A Winter Walk

A friend and I took a winter walk in Shubie Park this afternoon. It snowed this morning but began clearing around 2:00 so we decided to brave the weather and did the canal walk for a short distance.

The Canal

Cold enough for the snow to remain on the branches; the walking not too slippery underfoot with just enough snow on the paths for decent traction. Lots of people and pets were out enjoying the not quite sunny afternoon.

The ducks are used to being fed by visitors so groups of them paddle quickly to wherever they see people stopping to enjoy the view ever hopeful some food will show up. Unfortunately we hadn’t brought anything to feed them.

(BTW these are colour photos, the shadows lightened a tiny bit.)



Charm Pack Quilt – 1

A couple of weeks ago my physiotherapist handed me a Northcott charm pack with blue/turquoise fabrics – forty-two 5″ squares in 10 different coordinating colours. Not enough to make a quilt on it’s own. I went through my stash pulling out blues and turquoise fat quarters, half-yards, and scraps to cut another forty 5″ squares which would get me closer to what I’d need for a good-sized lap quilt. This quilt isn’t for me – she wants it to use in her new house.

Charm Pack with Quilt Backing Fabric

I thought about a lot of possibilities – finally decided to do a disappearing 9-patch. I didn’t want to invest a huge amount of time executing fine detail – setting up a 9-patch didn’t take long, cutting the blocks into quarters went quickly, arranging the resulting blocks is now my challenge. Because I didn’t think the blues/turquoises had enough life, I decided to use a golden yellow (with hints of blue) as an accent colour. I placed the yellow blocks at the centre of the 9-patch so they were all cut into quarters when I spliced the 9-patch blocks. Here is my current layout:

Disappearing 9-Patch using Charm Pack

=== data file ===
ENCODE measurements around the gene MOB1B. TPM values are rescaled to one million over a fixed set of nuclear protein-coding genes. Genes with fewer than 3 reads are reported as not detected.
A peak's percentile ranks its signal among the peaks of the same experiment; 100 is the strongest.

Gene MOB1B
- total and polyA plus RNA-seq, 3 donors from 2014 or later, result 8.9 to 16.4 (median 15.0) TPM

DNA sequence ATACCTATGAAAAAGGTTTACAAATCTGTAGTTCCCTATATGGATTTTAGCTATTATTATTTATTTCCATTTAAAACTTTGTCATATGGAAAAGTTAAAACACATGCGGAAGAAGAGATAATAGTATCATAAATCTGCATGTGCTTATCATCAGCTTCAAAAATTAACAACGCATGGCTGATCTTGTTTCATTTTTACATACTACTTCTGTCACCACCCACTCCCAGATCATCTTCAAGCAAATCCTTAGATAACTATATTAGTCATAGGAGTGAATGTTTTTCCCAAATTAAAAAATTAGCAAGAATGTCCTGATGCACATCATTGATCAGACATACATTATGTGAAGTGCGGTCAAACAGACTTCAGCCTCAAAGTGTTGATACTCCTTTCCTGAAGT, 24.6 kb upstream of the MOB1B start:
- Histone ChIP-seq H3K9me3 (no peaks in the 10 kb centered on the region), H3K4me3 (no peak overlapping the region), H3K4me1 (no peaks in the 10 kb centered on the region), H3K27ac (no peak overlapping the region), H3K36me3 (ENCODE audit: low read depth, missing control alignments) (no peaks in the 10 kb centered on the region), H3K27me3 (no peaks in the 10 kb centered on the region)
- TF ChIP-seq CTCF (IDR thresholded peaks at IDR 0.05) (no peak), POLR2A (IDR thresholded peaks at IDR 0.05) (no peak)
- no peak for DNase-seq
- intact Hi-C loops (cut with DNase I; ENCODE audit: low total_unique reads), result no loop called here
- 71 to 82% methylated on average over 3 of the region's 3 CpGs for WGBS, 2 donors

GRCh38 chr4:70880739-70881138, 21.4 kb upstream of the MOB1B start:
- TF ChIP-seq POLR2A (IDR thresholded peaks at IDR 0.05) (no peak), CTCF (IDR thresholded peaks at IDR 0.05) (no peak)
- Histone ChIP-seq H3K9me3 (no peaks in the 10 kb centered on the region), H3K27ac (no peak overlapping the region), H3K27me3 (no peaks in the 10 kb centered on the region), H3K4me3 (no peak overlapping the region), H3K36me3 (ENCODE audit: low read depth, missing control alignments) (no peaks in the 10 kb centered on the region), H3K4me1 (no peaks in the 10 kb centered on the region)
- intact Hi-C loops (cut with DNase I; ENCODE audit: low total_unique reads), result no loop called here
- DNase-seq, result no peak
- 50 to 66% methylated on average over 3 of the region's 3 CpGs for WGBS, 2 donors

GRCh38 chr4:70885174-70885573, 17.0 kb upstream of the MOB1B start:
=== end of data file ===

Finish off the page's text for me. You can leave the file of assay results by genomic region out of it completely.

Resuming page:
Not big enough for a good size lap quilt – so far just a 5×7 array. The question I’m deliberating right now is whether to extend the quilt with a narrow border in light blue along with a wide dark border (I actually bought a second charm pack, in case I didn’t have enough for the quilt center – I could use the charm pack squares to piece an intermediate 2.5″ border then finish with a wider dark border). Or, I could add sashing between blocks/rows and space out these elements – but what colour to use for sashing?

I have to keep thinking about this – not sure what to do,  yet.

Oh, and I came across some appropriate backing fabric for half-price so I picked it up.

As I was leaving the physiotherapist’s office Tuesday, I noticed the additions to the tree in her yard. I think there’s a pottery studio in the garage – used by the previous owner – these faces bits of the potter’s work (top face missing it’s left eye).


Amaryllis 2 2018

I got a second amaryllis for Christmas – so far the first stalk has completely bloomed. There’s a second stalk well on the way and I think I’m seeing a possible third stalk peeking out….

Amaryllis 2 2018

Crazy weather – it snowed last night, then turned to rain, then the temperature dropped well below freezing leaving black ice patches. I haven’t been out yet today, but just about to venture forth.

It’s All About The Pink – V

Just finished the pink quilt  – I bound it in the same fabric I used for the wide border. In the end I left the narrow border alone – I began stitching the leaf motif but two repeats of the stitch and I stopped and picked it all out – the stitches weren’t quite even and it just didn’t look good.

It’s All About The Pink – Completed

That’s likely it for sampler quilts – while I enjoyed creating the 63 different blocks, most of which I’d never constructed before, the task is time consuming because each block had to be cut out and pieced individually – couldn’t streamline the process.

The back – because the quilt top is so busy I decided to simplify the back insert – I used large pieces broken up with strips of accent fabric. The quilting shows on the back – you can barely discern it on the quilt top.

It’s All About The Pink – Back

Another winter scene: Friday, after the storm – with ice pellets and freezing rain the night before – a beautiful sunny day, if cold, and the trees, shrubs, plants, grass – all sheathed in ice – a beautiful sight. This small tree made me stop and capture its image as I was leaving the pool after my morning exercise class. I tried capturing other photos but there was so much vegetation covered in ice that the images weren’t worth keeping.

Sheathed In Ice

In The Midst Of Winter